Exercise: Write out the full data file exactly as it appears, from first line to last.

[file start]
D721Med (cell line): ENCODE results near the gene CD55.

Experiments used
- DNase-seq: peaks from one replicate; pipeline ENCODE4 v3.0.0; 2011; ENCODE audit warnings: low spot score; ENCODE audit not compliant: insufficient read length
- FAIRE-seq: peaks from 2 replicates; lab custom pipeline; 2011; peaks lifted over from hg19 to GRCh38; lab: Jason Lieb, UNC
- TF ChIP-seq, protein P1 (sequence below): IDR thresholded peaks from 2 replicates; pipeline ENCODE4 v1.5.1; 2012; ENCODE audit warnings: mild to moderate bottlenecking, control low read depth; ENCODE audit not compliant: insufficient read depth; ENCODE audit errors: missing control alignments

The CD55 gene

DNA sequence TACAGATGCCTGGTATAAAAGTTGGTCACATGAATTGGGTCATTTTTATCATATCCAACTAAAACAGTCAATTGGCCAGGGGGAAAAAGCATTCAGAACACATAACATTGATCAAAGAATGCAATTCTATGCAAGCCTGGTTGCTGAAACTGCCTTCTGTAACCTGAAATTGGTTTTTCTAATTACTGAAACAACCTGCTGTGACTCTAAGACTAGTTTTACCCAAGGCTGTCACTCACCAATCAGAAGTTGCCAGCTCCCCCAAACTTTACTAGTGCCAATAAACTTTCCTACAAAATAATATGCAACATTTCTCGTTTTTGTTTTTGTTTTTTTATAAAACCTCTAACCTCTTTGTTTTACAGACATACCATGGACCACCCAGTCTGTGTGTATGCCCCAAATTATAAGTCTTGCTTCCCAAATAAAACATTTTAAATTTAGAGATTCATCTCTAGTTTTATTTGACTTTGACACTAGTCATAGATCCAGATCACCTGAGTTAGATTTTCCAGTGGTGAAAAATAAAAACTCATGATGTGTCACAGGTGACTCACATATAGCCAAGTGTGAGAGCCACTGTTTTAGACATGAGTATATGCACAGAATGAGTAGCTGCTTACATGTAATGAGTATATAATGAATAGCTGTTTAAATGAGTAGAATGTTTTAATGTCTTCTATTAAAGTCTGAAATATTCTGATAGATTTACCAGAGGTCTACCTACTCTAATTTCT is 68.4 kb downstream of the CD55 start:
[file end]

D721Med (cell line): ENCODE results near the gene CD55.

Experiments used
- DNase-seq: peaks from one replicate; pipeline ENCODE4 v3.0.0; 2011; ENCODE audit warnings: low spot score; ENCODE audit not compliant: insufficient read length
- FAIRE-seq: peaks from 2 replicates; lab custom pipeline; 2011; peaks lifted over from hg19 to GRCh38; lab: Jason Lieb, UNC
- TF ChIP-seq, protein P1 (sequence below): IDR thresholded peaks from 2 replicates; pipeline ENCODE4 v1.5.1; 2012; ENCODE audit warnings: mild to moderate bottlenecking, control low read depth; ENCODE audit not compliant: insufficient read depth; ENCODE audit errors: missing control alignments

The CD55 gene

DNA sequence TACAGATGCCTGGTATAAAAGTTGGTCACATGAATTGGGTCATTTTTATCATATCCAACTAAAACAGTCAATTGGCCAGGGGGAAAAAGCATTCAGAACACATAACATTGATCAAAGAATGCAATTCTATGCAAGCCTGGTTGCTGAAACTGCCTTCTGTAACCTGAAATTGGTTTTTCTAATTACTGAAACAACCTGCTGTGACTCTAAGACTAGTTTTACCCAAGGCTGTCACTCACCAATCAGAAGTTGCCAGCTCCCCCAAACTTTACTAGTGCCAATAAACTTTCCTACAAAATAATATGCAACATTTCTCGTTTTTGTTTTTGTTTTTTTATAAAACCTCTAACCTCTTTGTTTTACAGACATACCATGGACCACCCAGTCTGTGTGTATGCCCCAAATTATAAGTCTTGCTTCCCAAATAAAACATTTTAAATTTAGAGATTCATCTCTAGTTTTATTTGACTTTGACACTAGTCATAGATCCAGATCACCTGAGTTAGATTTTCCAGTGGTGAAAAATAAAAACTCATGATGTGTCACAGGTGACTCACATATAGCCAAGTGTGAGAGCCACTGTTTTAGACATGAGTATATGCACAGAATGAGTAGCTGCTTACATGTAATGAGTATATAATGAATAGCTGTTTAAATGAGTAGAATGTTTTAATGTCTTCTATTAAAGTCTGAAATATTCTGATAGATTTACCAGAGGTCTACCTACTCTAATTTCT is 68.4 kb downstream of the CD55 start: